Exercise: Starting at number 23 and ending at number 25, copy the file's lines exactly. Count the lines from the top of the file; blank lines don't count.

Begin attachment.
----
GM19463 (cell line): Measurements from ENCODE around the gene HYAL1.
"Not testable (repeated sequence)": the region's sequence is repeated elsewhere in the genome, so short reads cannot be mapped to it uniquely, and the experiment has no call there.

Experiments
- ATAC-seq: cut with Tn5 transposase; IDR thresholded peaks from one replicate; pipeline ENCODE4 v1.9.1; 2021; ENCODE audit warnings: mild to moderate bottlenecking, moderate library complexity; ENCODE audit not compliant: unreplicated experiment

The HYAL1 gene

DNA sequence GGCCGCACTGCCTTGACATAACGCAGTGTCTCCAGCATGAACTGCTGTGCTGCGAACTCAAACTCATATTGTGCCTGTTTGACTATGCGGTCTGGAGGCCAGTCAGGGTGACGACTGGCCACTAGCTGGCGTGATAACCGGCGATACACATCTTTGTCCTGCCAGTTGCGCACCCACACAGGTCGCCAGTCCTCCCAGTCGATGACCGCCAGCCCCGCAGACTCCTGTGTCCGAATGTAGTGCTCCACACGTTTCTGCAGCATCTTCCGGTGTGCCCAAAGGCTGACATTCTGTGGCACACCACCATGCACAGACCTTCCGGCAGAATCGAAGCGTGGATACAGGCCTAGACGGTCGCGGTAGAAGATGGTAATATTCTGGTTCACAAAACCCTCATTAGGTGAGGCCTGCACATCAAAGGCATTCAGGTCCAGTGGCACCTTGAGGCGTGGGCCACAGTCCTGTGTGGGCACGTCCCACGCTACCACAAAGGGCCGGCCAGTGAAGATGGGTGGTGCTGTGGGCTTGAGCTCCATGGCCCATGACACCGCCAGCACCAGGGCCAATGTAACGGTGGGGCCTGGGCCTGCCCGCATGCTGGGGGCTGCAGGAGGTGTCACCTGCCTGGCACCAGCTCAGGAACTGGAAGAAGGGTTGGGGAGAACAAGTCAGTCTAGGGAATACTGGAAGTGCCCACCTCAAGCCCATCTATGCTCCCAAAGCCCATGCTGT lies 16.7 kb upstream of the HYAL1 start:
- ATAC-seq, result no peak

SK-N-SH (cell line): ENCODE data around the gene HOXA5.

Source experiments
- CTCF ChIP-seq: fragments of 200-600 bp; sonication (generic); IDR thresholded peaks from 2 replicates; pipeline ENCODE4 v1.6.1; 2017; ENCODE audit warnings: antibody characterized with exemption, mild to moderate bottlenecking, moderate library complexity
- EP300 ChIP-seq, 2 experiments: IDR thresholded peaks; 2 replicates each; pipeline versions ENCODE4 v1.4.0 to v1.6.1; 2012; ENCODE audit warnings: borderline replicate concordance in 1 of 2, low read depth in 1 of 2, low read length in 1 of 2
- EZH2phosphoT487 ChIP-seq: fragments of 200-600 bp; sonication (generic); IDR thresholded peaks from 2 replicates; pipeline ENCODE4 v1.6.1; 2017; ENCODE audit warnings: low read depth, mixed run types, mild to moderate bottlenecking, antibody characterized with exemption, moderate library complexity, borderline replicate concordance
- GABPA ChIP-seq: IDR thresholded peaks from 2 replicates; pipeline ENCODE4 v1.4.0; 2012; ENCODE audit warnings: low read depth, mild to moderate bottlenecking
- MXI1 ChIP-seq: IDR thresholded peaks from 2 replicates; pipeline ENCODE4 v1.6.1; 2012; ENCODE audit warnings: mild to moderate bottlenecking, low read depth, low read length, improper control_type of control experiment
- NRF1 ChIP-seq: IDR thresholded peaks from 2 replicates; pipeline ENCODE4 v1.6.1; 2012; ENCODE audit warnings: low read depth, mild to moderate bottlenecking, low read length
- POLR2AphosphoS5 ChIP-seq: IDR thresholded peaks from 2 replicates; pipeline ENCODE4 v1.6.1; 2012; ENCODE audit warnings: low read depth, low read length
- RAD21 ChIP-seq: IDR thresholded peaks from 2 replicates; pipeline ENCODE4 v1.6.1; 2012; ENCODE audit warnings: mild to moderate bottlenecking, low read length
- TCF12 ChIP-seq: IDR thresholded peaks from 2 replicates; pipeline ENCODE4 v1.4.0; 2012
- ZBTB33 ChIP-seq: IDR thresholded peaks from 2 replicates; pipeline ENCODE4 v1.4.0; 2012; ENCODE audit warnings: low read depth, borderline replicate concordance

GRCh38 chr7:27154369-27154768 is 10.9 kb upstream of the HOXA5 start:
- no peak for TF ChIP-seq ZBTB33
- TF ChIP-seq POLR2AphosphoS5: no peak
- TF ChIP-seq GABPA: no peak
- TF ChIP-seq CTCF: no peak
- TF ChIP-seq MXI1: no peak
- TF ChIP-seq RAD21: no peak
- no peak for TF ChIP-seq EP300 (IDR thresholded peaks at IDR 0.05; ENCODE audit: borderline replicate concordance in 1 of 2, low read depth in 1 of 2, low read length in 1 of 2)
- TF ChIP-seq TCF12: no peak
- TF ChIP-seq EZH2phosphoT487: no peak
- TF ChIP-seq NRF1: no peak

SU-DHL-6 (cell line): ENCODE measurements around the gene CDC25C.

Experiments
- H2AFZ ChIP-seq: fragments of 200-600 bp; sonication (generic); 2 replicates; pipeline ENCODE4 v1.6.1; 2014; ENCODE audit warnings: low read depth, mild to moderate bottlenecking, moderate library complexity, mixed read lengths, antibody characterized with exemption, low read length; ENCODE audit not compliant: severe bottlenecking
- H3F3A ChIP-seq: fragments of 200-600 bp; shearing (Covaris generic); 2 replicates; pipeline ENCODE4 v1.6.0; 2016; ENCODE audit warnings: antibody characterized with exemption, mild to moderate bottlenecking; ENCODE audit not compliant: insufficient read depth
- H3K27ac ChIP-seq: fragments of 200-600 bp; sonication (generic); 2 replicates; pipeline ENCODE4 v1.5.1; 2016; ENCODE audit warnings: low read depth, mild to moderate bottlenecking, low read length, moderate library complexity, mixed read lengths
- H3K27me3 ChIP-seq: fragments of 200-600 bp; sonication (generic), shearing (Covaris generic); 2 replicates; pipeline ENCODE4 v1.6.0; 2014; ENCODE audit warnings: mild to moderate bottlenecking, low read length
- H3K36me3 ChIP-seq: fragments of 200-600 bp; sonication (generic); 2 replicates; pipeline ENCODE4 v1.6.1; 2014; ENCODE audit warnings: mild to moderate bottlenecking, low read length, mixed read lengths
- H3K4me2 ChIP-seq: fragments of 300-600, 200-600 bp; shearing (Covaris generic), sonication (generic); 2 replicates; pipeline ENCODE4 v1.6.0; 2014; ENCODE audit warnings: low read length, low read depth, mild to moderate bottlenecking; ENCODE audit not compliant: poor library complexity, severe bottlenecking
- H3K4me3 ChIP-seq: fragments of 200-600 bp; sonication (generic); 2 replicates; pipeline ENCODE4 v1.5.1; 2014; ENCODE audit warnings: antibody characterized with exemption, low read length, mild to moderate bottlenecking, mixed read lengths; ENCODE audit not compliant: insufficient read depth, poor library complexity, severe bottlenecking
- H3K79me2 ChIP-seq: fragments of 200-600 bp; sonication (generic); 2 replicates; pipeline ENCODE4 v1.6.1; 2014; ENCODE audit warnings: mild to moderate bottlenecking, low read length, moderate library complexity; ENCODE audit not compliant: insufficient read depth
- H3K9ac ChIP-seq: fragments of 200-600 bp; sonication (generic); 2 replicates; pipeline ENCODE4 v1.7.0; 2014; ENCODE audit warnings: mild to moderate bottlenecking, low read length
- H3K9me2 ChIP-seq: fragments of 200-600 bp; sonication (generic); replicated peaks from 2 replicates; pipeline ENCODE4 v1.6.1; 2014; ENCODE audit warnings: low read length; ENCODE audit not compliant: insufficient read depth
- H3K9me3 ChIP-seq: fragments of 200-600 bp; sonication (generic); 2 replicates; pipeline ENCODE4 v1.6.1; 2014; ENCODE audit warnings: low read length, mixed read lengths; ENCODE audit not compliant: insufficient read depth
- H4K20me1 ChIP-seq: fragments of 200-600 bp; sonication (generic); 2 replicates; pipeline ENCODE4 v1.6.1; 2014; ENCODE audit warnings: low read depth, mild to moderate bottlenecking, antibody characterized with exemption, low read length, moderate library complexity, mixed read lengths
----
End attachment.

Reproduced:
- TF ChIP-seq GABPA: no peak
- TF ChIP-seq CTCF: no peak
- TF ChIP-seq MXI1: no peak